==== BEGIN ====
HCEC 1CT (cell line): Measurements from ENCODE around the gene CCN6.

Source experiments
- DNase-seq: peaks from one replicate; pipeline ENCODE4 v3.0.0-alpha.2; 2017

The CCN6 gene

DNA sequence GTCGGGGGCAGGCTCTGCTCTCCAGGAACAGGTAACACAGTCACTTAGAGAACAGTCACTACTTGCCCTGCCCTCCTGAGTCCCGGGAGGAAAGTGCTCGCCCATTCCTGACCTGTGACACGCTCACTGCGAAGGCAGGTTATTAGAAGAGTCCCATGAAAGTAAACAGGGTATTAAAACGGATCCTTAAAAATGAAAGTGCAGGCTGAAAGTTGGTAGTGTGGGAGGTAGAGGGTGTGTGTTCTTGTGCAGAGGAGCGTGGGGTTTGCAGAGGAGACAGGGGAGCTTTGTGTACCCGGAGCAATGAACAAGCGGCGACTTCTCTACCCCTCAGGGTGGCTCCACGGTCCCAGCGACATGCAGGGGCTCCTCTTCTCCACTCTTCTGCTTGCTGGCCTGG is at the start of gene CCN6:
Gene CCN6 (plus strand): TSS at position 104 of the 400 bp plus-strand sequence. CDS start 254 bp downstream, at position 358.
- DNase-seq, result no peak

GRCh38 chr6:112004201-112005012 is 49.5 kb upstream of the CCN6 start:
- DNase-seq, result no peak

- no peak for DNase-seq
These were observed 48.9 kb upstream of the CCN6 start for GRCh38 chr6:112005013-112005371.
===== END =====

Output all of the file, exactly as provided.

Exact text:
HCEC 1CT (cell line): Measurements from ENCODE around the gene CCN6.

Source experiments
- DNase-seq: peaks from one replicate; pipeline ENCODE4 v3.0.0-alpha.2; 2017

The CCN6 gene

DNA sequence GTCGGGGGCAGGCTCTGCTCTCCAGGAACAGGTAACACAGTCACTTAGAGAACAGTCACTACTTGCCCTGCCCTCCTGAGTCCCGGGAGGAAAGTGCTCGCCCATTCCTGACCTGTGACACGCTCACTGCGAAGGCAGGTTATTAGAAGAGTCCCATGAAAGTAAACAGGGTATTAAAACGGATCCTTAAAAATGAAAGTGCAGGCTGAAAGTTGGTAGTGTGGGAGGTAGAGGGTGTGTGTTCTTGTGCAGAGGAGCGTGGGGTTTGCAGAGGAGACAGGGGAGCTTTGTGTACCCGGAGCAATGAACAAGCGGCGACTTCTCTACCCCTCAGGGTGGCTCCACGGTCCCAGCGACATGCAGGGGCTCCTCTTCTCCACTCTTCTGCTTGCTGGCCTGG is at the start of gene CCN6:
Gene CCN6 (plus strand): TSS at position 104 of the 400 bp plus-strand sequence. CDS start 254 bp downstream, at position 358.
- DNase-seq, result no peak

GRCh38 chr6:112004201-112005012 is 49.5 kb upstream of the CCN6 start:
- DNase-seq, result no peak

- no peak for DNase-seq
These were observed 48.9 kb upstream of the CCN6 start for GRCh38 chr6:112005013-112005371.